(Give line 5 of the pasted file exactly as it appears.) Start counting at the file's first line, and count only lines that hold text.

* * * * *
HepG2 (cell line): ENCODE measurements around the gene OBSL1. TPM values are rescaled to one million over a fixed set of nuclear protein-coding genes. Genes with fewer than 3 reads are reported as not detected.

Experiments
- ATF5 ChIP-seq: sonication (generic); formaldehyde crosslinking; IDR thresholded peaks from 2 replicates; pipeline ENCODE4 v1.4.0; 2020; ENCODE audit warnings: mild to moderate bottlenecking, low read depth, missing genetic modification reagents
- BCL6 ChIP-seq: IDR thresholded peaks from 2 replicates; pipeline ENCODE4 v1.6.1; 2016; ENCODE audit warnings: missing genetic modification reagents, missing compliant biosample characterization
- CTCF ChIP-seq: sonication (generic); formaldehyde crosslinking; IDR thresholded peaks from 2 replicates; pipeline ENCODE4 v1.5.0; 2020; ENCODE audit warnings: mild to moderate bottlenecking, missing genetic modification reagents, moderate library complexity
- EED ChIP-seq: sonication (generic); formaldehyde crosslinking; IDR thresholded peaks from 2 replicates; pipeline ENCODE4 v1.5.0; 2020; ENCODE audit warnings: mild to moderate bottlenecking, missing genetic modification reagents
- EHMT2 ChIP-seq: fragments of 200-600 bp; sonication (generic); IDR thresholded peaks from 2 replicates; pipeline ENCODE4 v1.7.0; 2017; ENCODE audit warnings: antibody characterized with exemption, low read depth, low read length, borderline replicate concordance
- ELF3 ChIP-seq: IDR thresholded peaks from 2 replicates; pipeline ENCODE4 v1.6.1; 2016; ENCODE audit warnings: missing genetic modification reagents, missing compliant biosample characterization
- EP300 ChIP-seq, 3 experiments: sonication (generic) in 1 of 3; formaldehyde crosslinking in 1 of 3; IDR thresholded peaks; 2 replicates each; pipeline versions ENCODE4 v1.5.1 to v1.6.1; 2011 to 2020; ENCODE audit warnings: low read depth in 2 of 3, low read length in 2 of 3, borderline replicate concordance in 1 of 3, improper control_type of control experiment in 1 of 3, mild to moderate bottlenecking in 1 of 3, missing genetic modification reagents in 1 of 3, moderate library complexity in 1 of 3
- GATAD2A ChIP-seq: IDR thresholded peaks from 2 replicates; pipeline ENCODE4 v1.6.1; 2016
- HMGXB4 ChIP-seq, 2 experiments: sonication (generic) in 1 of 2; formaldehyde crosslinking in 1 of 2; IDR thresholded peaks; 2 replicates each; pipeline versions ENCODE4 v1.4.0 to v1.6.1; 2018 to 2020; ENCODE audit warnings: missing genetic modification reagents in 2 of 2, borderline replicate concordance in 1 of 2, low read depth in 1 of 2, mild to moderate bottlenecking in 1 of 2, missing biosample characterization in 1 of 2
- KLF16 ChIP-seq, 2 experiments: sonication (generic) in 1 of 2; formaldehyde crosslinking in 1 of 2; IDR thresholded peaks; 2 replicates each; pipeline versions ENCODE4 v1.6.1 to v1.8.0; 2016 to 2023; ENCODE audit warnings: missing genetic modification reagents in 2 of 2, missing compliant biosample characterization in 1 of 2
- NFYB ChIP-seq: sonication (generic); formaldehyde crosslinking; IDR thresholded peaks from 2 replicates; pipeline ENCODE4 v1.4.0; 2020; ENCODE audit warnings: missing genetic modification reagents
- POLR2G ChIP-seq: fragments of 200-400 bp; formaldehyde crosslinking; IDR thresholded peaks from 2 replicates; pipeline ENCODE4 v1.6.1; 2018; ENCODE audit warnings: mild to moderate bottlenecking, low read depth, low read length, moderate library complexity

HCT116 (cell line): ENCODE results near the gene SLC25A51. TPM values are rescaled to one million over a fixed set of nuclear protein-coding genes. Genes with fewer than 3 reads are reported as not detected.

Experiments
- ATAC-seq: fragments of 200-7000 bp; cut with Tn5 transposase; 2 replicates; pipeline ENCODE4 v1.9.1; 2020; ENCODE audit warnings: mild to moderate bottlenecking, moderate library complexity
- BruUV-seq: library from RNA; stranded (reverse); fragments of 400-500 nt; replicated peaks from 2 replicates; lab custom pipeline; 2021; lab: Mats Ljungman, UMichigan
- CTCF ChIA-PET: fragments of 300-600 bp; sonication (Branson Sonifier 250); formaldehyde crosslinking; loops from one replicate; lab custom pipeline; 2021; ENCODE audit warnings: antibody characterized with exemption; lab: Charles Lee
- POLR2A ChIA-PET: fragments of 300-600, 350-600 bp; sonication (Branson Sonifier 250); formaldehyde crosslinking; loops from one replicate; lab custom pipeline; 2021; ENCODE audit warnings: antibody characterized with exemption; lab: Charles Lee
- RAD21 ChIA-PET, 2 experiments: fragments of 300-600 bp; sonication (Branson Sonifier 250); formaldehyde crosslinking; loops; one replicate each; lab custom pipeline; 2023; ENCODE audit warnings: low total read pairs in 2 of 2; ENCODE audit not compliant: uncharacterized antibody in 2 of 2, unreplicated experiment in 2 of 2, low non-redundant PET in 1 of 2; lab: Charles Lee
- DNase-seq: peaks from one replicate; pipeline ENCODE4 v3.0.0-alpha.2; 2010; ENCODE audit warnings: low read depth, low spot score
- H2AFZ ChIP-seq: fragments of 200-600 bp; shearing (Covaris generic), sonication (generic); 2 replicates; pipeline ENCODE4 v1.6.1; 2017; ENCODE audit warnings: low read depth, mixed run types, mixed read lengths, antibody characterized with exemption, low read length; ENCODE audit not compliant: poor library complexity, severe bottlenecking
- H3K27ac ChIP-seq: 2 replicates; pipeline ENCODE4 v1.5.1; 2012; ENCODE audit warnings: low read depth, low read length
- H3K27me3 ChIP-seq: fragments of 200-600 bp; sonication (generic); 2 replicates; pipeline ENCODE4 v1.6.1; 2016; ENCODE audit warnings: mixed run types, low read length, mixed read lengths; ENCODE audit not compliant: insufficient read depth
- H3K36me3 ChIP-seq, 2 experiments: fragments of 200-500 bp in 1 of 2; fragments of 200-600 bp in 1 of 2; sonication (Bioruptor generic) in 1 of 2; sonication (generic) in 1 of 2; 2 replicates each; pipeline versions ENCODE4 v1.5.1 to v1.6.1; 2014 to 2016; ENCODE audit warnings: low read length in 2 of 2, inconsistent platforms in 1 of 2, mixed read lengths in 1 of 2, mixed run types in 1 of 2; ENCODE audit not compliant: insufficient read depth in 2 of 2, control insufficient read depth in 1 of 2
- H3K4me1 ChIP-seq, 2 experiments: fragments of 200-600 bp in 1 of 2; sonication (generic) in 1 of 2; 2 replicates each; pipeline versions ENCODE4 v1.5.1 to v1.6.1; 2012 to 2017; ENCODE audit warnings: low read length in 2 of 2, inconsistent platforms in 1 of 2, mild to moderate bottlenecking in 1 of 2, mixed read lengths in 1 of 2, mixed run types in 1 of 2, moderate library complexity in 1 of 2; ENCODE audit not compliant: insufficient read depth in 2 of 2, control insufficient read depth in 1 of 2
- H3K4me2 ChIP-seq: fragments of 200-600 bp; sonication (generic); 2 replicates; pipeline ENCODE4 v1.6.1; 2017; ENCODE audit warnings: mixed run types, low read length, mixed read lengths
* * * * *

- CTCF ChIP-seq: sonication (generic); formaldehyde crosslinking; IDR thresholded peaks from 2 replicates; pipeline ENCODE4 v1.5.0; 2020; ENCODE audit warnings: mild to moderate bottlenecking, missing genetic modification reagents, moderate library complexity